Mets vs. Phillies turned out to be the Mundane Night Game of the Week. The Phillies scored early and often, and the Mets showed fewer signs of life than the latest Mars probe has found. The result was a NL encounter that had too many American League touches and almost no suspense.
The Mets were lacking as well. They came up Danny DeVito short on this night, not that enhanced resistance would have made much difference. Their 9-2 loss was their most lopsided defeat in nearly eight weeks, one that was so lacking in tension, it was imminently forgettable almost immediately after Paul Lo Duca flied out for the 27th out.
Hardly a page-turner, this one made it quite easy to turn the page, baseball phrasing for "Forget about it."
"Turn the page, regroup and get 'em tomorrow," manager Willie Randolph said.
The best aspect of the Mets' second loss in six games at Citizens Bank Park was that there was no need to consult the out-of-town scoreboard to answer the question, "What are the Phillies doing?" as it was quite evident from the beginning, they were having their way with the team they are chasing.
By the time the Mets put a runner on base against winning pitcher J.D. Durbin -- Carlos Beltran led off the fifth with a double -- the Phillies had scored three times against Brian Lawnrence. And shortly after the Mets had scored their second run, Lawrence allowed two more. The remaining four innings were played for the benefit of the rotisserie leagues.
Pedro Martinez was in Florida, making himself more Major League-ready as this one unfolded. This much can be said for Lawrence's inadequate performance: he was preparing a place -- his -- for Martinez in the Mets' September rotation.
Not that a better performance against the Phillies would have prompted the Mets to abandon their plans for Martinez, but Lawrence could have pitched more effectively. His fourth start with the Mets was his worst -- five runs, 10 hits and a walk in 4 2/3 innings. It put his record at 1-2, his ERA at 6.31 and, perhaps, his status as a starter in jeopardy -- even before Martinez's likely return Sept. 7.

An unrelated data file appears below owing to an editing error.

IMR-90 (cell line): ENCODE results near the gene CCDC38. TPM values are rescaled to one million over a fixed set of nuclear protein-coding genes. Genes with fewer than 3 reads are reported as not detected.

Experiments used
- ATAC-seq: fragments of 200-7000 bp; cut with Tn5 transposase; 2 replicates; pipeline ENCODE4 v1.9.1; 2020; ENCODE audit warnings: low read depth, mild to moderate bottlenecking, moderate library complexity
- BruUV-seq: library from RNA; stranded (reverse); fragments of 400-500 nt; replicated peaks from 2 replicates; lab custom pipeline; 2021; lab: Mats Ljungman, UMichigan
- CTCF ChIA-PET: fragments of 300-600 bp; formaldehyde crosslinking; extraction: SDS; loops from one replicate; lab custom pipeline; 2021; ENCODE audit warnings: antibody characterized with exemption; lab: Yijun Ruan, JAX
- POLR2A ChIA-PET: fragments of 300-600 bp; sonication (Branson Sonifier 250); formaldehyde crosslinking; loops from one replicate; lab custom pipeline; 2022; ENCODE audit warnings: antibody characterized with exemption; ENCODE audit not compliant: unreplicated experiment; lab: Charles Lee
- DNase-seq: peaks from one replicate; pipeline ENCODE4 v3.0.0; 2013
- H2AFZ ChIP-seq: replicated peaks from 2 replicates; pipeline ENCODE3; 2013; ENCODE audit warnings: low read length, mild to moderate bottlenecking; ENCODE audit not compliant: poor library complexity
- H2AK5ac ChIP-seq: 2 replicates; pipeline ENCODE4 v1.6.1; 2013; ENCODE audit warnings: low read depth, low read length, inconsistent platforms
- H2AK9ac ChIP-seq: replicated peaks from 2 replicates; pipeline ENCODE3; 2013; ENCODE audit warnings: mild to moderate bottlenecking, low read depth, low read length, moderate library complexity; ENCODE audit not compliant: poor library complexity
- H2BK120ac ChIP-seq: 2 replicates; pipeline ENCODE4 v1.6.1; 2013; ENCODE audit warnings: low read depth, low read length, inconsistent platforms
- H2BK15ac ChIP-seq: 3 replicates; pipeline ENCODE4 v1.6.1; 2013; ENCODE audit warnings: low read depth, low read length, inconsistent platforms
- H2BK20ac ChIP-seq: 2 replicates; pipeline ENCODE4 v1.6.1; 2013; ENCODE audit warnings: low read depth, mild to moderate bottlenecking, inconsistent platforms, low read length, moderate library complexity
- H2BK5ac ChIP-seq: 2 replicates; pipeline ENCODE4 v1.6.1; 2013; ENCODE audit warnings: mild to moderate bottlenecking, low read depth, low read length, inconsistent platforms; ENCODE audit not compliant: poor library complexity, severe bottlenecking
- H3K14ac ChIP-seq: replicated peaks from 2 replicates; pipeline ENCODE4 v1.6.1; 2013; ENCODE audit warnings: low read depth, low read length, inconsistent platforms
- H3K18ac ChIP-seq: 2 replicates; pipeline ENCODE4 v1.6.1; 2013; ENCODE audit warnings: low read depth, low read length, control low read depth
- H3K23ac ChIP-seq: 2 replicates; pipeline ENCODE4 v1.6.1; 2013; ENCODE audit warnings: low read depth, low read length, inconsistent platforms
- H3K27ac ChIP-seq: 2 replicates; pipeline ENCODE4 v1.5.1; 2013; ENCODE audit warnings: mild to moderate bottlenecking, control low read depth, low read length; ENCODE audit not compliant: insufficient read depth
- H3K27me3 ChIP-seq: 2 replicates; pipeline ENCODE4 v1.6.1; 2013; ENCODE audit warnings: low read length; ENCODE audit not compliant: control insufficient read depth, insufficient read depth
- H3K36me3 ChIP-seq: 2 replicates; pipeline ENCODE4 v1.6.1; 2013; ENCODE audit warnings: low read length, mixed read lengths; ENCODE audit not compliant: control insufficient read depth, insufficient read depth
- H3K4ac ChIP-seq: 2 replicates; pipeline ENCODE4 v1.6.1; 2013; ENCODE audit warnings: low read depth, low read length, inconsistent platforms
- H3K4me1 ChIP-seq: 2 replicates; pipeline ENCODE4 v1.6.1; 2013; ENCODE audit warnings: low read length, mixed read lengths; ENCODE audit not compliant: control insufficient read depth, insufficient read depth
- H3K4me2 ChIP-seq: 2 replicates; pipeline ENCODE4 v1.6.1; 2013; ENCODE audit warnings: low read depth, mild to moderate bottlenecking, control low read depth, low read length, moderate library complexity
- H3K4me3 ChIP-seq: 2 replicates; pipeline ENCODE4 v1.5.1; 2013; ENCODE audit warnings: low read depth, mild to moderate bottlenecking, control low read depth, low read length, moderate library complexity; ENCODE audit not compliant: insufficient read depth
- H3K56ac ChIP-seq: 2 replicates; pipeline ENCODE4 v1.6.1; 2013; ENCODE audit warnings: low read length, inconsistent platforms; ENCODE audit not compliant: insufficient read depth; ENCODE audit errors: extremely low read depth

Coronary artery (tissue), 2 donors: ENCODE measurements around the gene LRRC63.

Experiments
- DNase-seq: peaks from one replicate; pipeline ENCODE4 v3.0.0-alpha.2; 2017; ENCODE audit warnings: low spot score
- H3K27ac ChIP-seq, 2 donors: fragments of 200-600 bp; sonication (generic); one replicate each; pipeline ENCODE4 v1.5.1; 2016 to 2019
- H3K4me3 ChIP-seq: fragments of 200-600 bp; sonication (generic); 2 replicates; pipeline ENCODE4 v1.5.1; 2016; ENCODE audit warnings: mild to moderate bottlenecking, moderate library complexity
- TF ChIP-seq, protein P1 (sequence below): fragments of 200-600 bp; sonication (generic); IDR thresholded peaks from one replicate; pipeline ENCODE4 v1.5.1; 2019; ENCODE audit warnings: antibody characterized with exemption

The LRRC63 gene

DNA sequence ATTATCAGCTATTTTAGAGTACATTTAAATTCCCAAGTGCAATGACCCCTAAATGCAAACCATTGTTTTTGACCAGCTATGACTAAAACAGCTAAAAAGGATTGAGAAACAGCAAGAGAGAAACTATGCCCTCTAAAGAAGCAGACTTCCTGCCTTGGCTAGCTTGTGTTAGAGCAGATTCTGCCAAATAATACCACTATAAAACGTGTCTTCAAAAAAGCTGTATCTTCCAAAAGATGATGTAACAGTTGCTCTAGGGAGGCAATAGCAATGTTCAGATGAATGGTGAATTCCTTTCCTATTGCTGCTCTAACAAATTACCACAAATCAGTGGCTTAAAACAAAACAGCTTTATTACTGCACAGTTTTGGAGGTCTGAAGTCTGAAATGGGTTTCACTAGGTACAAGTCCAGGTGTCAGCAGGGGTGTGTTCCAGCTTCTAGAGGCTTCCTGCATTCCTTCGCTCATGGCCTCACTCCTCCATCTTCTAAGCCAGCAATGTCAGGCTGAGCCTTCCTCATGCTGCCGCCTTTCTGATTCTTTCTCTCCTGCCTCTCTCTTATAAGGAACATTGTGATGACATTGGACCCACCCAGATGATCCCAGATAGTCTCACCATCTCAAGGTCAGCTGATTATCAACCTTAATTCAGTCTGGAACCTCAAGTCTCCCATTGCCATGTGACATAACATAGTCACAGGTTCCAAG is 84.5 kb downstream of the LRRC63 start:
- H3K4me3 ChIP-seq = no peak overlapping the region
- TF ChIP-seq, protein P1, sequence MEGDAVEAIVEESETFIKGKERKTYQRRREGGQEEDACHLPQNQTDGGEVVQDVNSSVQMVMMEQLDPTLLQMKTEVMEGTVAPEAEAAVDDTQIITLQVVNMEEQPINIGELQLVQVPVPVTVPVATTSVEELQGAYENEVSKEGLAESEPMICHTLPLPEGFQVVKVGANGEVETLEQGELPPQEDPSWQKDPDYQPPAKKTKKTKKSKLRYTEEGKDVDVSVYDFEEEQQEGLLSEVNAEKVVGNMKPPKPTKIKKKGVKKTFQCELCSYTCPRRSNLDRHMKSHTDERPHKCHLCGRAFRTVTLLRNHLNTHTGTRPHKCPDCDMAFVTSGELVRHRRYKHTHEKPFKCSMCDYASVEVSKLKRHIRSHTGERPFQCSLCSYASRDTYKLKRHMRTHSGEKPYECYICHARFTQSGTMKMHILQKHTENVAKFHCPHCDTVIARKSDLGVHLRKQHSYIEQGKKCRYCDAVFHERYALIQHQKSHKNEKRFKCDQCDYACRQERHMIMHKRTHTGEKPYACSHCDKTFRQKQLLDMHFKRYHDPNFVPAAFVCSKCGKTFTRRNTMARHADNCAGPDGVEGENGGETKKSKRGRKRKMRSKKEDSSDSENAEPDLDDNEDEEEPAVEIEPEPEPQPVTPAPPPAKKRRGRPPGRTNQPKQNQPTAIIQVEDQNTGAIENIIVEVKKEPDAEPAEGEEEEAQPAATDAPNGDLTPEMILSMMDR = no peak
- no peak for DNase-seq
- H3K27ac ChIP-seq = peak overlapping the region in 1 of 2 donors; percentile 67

The Mets face a roster dilemma with Endy Chavez ready to return from his assignment to the disabled list and no easy way to accommodate him. They could demote Lawrence and promote Mike Pelfrey to pitch in Atlanta on Saturday.
Randolph hardly sounded convinced when he said Lawrence "kept us in the game." But he did say it.
Who knows? Given how the Phillies and Braves have extinguished themselves of late, the NL East race could be a runaway by Saturday. As it is now, one game into a four-game series, the Mets still lead the Phillies by five games, the Braves by six.
The second-place Phillies are that close because the Mets barely could touch Durbin (6-3). The same pitcher the Mets battered June 29 -- six runs, eight hits, two walks in 4 2/3 innings -- limited them to six hits and two runs in 6 1/3 frames on Monday night. His work, three home runs by the Phillies -- one by Pat Burrell, of course -- and more flawed work by the Mets' bullpen put the clubs even in one regard; they have split 12 games now.
Burrell, the Mets' nemesis, and Chase Utley, in his return from assignment to the disabled list, hit home runs against Lawrence in the third and fifth innings, respectively. Tadahito Iguchi hit a two-run, pinch-hit home run against Scott Schoeneweis in the seventh. Burrell's home run was his 38th of his career -- in merely 450 at-bats -- against the Mets. Barry Bonds (815 at-bats) and Chipper Jones (628) have 38 each, the most by active players.
The Mets had little response to the Phillies' 18 hits -- four by Jayson Werth, who has reached base in 10 successive plate appearances in two games. Jose Reyes, who loves to hit in Citizens Bank Park, was hitless in four at-bats. David Wright, who had reached base 18 times in his 23 previous plate appearances, was hitless in three strikeouts and a double-play ground ball in four at-bats.
To make his night comprehensively unfulfilling, Wright was ejected by home-plate umpire C.B. Bucknor in the top of the ninth as he sat in the dugout, expressing his dissatisfaction with Bucknor's interpretation of the strike zone. Wright quarreled with a high third strike in the second inning and the width of the zone in the eighth.
But it was merely another episode of "Turn the Page," Wright said. "[On Tuesday] I'll say, 'Hi' to him and forget it," he said. "We just had a difference in opinion."
The ejection was his second. The other came in 2005. He's no good at being a hot head, and he's even considerate about when he confronts an umpire.
"I waited until the ninth so no one would have to take my place," he said.
Marty Noble is a reporter for MLB.com. This story was not subject to the approval of Major League Baseball or its clubs.